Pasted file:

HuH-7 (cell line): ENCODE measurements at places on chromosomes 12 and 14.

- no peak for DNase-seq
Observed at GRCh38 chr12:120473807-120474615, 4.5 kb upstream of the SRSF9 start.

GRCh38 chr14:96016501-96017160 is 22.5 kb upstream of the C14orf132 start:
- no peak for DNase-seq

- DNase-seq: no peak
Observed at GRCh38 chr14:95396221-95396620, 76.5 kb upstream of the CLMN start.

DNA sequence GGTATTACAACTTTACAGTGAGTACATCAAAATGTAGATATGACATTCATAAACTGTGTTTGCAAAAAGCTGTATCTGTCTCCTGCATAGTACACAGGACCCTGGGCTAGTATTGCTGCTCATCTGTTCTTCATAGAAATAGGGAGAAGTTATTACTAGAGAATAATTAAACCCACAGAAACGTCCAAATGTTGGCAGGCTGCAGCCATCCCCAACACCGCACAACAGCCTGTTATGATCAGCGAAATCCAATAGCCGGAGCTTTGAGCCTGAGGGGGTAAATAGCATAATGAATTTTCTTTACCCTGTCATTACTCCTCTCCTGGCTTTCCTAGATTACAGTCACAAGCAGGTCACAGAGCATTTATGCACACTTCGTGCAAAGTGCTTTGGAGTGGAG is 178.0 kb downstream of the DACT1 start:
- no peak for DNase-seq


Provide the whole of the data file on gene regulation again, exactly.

HuH-7 (cell line): ENCODE measurements at places on chromosomes 12 and 14.

- no peak for DNase-seq
Observed at GRCh38 chr12:120473807-120474615, 4.5 kb upstream of the SRSF9 start.

GRCh38 chr14:96016501-96017160 is 22.5 kb upstream of the C14orf132 start:
- no peak for DNase-seq

- DNase-seq: no peak
Observed at GRCh38 chr14:95396221-95396620, 76.5 kb upstream of the CLMN start.

DNA sequence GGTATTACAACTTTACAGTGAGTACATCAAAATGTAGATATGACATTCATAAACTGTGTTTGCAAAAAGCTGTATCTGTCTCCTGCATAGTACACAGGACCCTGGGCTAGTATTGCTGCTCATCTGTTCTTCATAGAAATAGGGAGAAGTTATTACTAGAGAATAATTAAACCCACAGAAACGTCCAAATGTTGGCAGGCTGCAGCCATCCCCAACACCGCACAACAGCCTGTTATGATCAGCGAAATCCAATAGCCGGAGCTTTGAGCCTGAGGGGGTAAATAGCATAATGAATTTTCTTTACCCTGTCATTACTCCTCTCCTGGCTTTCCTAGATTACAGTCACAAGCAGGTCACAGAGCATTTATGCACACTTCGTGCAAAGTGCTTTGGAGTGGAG is 178.0 kb downstream of the DACT1 start:
- no peak for DNase-seq